Growing concerns about inequalities

The ranks of people cautioning about the detrimental effects of income and wealth inequality has increased again. This time the call for higher taxes on the rich comes from an unexpected source (at least I thought it was rather surprising…): William Bernstein, a top financial advise columnist. According to Too Much:

Bernstein these days is offering up a new set of insights — on inequality. Our current rates of economic inequality, Bernstein observes in a new interview, are “killing us.” The United States, he notes, has “the highest rates of obesity, homicide, violent crime, and incarceration in the developed world, things that all covary strongly with inequality.” Bernstein sees little economic downside to raising tax rates on America’s wealthy far higher than the current 35 percent top marginal rate. Indeed, he adds, “before the Reagan era, the period of highest U.S. economic growth, we had top marginal rates in excess of 90 percent.”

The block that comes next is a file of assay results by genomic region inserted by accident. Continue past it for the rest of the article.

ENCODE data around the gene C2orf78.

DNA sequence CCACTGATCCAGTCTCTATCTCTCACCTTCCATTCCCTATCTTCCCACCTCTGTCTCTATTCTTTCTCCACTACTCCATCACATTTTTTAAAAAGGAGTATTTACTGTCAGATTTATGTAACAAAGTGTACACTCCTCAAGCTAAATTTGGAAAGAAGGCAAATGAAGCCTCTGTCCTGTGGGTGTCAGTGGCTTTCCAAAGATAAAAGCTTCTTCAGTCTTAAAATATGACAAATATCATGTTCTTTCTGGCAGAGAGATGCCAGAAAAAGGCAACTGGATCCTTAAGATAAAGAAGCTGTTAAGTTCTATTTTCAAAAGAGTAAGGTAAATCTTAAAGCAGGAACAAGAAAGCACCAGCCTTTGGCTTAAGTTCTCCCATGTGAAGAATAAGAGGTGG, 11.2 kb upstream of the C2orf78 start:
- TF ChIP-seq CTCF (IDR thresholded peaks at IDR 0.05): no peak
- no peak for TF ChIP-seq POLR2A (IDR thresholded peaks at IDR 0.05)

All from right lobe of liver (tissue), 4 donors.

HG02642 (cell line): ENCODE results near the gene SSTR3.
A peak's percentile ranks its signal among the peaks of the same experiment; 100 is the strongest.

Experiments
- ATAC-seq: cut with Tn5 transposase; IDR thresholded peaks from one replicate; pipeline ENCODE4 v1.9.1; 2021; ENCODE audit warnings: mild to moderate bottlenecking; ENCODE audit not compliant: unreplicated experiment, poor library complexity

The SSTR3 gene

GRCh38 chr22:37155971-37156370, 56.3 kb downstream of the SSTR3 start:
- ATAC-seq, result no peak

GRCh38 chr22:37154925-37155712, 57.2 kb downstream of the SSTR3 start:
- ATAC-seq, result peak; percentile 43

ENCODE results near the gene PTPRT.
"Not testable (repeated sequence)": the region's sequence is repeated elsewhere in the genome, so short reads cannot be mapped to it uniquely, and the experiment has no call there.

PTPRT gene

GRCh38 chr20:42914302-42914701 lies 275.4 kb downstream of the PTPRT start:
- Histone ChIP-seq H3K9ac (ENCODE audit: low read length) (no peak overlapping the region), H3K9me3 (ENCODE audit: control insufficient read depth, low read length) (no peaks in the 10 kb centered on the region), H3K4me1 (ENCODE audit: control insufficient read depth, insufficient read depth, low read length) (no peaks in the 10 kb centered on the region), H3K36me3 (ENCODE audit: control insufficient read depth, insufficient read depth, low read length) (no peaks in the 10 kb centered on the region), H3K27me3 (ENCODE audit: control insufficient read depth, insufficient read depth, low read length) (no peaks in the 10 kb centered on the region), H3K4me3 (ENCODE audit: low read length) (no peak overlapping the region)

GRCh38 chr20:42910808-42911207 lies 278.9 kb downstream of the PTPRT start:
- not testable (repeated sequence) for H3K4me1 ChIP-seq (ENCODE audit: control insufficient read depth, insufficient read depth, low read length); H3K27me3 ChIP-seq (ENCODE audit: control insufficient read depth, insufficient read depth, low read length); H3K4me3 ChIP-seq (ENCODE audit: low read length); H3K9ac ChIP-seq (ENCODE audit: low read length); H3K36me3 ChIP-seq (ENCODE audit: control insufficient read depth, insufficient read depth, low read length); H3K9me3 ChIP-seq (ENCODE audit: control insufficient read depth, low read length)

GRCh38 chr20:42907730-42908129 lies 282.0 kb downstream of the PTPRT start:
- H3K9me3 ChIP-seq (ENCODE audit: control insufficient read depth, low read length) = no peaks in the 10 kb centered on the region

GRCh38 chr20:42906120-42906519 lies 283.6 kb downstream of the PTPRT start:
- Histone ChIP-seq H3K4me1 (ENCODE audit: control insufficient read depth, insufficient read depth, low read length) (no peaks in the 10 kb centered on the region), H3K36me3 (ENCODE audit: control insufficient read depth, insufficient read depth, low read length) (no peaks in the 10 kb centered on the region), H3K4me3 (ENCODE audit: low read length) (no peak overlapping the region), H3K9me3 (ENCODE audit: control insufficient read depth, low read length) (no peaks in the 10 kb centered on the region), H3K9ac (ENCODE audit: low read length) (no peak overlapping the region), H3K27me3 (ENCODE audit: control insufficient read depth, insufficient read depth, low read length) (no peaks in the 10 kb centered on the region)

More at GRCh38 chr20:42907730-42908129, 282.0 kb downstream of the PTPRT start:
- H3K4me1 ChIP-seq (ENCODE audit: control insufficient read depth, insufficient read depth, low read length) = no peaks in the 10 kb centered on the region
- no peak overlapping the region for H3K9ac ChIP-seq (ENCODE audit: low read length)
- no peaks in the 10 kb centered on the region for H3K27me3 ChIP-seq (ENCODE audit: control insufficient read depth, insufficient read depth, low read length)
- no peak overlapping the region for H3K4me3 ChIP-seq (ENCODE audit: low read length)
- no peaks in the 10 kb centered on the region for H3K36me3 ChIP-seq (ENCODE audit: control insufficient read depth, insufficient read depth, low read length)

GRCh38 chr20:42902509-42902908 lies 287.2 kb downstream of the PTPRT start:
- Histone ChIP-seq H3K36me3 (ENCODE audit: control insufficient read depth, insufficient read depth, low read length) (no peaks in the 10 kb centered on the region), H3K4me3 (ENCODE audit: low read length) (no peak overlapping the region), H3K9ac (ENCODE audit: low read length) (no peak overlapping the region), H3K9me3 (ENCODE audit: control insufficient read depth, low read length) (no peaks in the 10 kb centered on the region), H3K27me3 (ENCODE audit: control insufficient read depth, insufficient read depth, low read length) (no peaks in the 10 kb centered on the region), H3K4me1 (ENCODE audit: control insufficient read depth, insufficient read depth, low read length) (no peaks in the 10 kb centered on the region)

But don’t expect Congress to do anything about that. Congress is increasingly filled with the super-rich:

A new Center for Responsive Politics study, released last week, is reporting that 60 percent of this year’s freshmen U.S. senators hold at least $1 million in net worth. The millionaire share among House freshmen: 40 percent. The share of Americans overall worth at least $1 million: about 1 percent. The vast majority of freshman lawmakers, says Center for Responsive Politics director Sheila Krumholz, live “a world away” from the “financial realities” their constituents face…

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